• INTP: pharmacist, lawyer, psychoanalyst, investigator, legal mediator

While career choices are insightful, the most important way to determine personality types is to tune into what people say and what they do. Here are a few tips to help you read people’s personality types:

  • Notice their behavior around others. Do they get excited and draw energy from others (E) or do they prefer to be on their own (I)?
  • Where do they place their focus? Do they look at what could be (N) or at what is (S)
  • How do they make decisions? Do they preface their opinions with “I think” (T) or “I feel”? (F)
  • Do the desk test. Is their desk neat, tidy and structured (J)? Or is it more spontaneously organized and flexible?

Communication Approaches

After you identify a personality type, then you need to know how to communicate with that person. Here are a few tips:

  • INTJ: Be brief and to the point. Acknowledge their work and thank them – especially in front of others.
  • ISTJ: Don’t bother them with the details. Make sure you understand their current challenges and help them find solutions to solve them.
  • ENTP: Let them share ideas and participate in the process. Be clear about the deliverable and what you need.
  • ESTJ: Engage them in discussion. Let them talk about personal matters. Ask them how they can help you with your problem.

Prepare before you speak

Now that you know the players, you need to get ready for game-time. We often jump into negotiations because we’re excited, and sometimes we simply want to get it over with. You have to avoid the tendency to move too quickly, because it puts you at risk of being unprepared. Here are some key steps to take before you negotiate:

  1. Establish the context. Know exactly what you want to come away with and try to understand as much about the other party’s objectives before you begin negotiating.
  2. Identify needs and wants. A need is necessary for success, whereas a want may be an improvement or a “nice to have.”
  3. Understand what will happen if you don’t reach an agreement. What are the implications if you can’t agree? Think about your Best Alternative to a Negotiated Agreement (BATNA).
  4. Establish the importance of the outcome with a keen understanding of the relationship with the other party. Not all negotiations are created equal. Sometimes, maintaining the integrity of the relationship is more important than getting exactly what you want. You don’t want to ruin a key relationship by nitpicking over details that have little impact.
  5. Determine the Zone of Possible Agreement (ZOPA). This is the area where you may find agreement. If you don’t know this going in, you’ll want to uncover this information early in the negotiation session.
  6. Be clear on when you won’t compromise and when you will Get Up And Leave (GUAL). What exactly are your boundaries in this negotiation? They could be ethical or monetary. Before you walk in, know your triggers for GUAL.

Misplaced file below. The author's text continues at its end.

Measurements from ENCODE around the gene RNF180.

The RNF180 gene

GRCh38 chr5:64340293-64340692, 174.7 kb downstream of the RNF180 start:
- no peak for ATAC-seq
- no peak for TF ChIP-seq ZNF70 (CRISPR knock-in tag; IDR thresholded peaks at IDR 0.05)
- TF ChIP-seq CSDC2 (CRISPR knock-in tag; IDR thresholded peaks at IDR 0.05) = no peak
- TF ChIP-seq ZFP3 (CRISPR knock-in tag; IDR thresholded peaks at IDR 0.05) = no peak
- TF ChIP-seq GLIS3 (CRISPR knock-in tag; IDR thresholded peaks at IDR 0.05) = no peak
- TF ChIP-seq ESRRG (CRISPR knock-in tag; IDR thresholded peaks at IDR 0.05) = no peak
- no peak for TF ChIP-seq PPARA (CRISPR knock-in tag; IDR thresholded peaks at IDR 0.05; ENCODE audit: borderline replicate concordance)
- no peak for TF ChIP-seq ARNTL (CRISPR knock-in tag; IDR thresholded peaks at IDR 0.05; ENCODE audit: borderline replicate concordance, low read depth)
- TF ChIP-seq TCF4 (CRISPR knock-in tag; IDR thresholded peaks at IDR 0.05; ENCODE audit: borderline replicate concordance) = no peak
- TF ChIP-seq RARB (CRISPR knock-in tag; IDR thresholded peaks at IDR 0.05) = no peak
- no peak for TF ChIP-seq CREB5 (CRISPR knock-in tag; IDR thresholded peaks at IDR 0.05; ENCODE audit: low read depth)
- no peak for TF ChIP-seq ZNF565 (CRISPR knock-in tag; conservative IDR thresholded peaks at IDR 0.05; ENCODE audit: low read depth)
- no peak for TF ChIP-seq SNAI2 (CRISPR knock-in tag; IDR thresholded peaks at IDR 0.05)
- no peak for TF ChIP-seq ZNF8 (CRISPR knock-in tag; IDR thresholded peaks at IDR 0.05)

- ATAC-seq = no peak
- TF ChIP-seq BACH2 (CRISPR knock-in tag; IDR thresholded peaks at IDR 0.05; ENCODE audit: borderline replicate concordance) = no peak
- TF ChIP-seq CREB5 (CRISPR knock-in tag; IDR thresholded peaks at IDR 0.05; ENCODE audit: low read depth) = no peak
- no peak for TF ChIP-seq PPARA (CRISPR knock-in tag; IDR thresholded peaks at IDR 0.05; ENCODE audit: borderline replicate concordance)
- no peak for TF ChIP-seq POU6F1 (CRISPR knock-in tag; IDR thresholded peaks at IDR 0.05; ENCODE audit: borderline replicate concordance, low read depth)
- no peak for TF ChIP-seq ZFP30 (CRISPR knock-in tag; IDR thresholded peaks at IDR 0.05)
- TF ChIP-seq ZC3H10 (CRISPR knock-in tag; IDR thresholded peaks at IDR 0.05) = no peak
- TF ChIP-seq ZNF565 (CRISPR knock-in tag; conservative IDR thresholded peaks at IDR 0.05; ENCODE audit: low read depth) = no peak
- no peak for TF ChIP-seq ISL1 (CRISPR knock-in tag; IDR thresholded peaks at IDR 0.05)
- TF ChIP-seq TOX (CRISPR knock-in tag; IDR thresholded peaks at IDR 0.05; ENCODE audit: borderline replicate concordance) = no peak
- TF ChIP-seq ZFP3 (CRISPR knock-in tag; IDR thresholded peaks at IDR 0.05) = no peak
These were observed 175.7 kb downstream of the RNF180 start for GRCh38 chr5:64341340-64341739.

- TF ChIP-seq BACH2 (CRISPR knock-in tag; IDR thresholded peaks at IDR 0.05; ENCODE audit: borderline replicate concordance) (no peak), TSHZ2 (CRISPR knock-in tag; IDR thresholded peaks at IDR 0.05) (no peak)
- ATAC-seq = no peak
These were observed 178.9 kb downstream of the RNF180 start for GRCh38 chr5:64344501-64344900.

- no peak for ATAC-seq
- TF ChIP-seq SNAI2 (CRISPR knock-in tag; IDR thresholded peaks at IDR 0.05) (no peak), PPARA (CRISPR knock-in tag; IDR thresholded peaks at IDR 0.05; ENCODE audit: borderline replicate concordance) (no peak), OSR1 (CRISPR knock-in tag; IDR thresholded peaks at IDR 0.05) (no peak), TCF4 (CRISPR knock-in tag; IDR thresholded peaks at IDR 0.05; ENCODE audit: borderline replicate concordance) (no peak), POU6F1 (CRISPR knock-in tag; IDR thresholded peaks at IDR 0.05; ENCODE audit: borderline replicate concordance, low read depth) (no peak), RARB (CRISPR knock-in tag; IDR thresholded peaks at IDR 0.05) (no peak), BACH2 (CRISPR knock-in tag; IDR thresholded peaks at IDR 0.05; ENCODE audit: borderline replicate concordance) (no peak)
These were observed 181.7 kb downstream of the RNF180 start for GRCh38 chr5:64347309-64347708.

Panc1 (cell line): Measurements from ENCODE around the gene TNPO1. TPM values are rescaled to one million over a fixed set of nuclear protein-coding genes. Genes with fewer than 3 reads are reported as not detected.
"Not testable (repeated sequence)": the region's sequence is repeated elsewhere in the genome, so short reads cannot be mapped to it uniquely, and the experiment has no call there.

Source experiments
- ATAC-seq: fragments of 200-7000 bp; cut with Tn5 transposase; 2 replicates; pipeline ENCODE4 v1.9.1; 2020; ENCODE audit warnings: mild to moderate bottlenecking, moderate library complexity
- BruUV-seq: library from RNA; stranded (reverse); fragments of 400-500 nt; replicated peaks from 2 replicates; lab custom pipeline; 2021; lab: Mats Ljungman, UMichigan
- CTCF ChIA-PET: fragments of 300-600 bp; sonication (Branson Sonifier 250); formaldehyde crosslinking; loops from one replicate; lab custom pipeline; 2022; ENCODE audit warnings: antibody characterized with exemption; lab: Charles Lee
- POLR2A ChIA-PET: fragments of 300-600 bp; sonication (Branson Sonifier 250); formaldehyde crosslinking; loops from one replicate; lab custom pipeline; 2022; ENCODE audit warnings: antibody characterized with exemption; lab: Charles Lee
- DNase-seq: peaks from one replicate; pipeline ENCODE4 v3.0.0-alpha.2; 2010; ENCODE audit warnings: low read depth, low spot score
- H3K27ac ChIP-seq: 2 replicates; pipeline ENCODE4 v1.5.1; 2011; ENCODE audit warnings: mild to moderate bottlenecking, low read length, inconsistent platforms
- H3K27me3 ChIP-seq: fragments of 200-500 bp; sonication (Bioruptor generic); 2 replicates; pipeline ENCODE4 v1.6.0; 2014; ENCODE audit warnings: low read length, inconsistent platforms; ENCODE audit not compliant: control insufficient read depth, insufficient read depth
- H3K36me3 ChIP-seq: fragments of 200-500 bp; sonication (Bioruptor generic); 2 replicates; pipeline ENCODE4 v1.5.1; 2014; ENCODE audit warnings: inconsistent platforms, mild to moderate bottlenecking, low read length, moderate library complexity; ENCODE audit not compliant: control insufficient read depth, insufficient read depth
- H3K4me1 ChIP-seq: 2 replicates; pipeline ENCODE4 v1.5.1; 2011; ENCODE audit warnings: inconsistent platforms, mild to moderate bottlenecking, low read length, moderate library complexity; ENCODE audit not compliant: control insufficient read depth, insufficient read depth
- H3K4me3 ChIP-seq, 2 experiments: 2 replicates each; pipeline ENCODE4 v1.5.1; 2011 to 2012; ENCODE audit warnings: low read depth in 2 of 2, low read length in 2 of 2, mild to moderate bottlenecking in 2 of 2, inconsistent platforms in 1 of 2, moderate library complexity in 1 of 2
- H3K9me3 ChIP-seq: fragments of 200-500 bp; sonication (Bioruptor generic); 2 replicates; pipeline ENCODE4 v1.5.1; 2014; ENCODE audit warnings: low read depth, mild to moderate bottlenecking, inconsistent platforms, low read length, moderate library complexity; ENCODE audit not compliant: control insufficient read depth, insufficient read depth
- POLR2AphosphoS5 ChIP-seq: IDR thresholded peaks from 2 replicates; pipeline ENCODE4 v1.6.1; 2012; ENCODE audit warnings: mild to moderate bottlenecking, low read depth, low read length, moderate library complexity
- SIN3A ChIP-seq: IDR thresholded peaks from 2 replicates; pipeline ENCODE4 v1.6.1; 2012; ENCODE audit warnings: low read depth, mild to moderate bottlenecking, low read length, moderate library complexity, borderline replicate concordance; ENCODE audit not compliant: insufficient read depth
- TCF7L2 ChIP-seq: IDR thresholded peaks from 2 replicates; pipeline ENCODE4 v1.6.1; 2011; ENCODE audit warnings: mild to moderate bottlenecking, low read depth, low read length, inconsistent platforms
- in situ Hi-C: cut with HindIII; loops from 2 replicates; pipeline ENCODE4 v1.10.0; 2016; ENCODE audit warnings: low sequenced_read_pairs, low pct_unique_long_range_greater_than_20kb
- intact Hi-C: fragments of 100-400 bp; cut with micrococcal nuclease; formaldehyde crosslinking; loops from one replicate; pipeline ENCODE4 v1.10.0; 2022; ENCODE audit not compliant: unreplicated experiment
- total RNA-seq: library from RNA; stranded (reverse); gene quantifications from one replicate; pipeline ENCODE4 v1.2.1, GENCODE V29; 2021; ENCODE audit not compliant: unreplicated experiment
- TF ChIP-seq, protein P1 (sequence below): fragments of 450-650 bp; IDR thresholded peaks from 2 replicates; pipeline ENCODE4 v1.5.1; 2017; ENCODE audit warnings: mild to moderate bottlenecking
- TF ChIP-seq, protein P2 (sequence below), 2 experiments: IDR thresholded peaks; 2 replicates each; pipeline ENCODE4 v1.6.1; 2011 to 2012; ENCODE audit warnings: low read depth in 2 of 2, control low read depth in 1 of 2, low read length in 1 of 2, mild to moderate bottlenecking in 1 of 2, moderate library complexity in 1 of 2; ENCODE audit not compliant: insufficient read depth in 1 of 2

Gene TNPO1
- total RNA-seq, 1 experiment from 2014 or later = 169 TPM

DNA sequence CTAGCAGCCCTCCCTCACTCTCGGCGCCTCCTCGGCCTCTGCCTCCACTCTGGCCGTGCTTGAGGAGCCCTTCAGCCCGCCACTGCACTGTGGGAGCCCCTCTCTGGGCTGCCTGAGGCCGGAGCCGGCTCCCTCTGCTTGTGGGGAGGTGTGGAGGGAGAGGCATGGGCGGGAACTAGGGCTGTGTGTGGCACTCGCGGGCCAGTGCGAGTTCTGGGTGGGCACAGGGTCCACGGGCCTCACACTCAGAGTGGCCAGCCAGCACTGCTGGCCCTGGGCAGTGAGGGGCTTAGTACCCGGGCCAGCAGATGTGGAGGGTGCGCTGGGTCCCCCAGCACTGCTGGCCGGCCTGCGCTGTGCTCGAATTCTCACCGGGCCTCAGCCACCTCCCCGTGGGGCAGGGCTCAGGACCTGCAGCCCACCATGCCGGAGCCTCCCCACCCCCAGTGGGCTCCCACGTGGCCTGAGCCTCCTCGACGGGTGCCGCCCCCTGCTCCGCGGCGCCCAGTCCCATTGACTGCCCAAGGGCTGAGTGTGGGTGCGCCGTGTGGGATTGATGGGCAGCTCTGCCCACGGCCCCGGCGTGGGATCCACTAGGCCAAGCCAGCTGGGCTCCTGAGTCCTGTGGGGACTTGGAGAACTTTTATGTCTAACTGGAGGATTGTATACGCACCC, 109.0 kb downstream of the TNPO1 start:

Ready to Go!

You’ve done your prep work, now it’s time to begin the negotiation. Here’s a quick checklist for the day of the negotiation.

People - Are the right people present to make a decision?

Introduction - Don’t race to the end. Allow each side the opportunity to introduce their needs, wants, and issues.

Bargaining - Explore solutions and find options for mutual gain.

Agreement - Iron out terms and formalize commitment.

Closure - Determine the next steps to set your negotiation in motion.

Negotiations aren’t wars with wizards. You have the power, and just like the mastery of any skill, you can improve it through practice and preparation. A few hours preparing can be worth years in the long run. So, do your homework and watch your confidence grow with each successful negotiation.

About the Author

Michelle LaBrosse, PMP®, CEO, Cheetah Learning LLC (PMI® REP)

Michelle LaBrosse, PMP, is an entrepreneurial powerhouse with a penchant for making success easy, fun and fast.  She is the founder of Cheetah Learning, the author of the Cheetah Success Series, and a prolific blogger whose mission is to bring Project Management to the masses.

Cheetah Learning is a virtual company with 100 employees, contractors, and licensees worldwide. To date, more than 30,000 people have become “Cheetahs” using Cheetah Learning’s innovative Project Management and accelerated learning techniques.  

Recently honored by the Project Management Institute (PMI®), Cheetah Learning was named Professional Development Provider of the Year at the 2008 PMI® Global Congress.  A dynamic keynote speaker and industry thought leader, Michelle was previously recognized by PMI as one of the 25 Most Influential Women in Project Management in the world.

Michelle’s articles have appeared in over 100 publications and web sites around the world. Her monthly column, the Know How Network is carried by over 400 publications, and her monthly newsletter goes out to more than 50,000 people.  

She is a graduate of the Harvard Business School’s Owner President Manager’s (OPM) program and also holds engineering degrees from Syracuse University and the University of Dayton.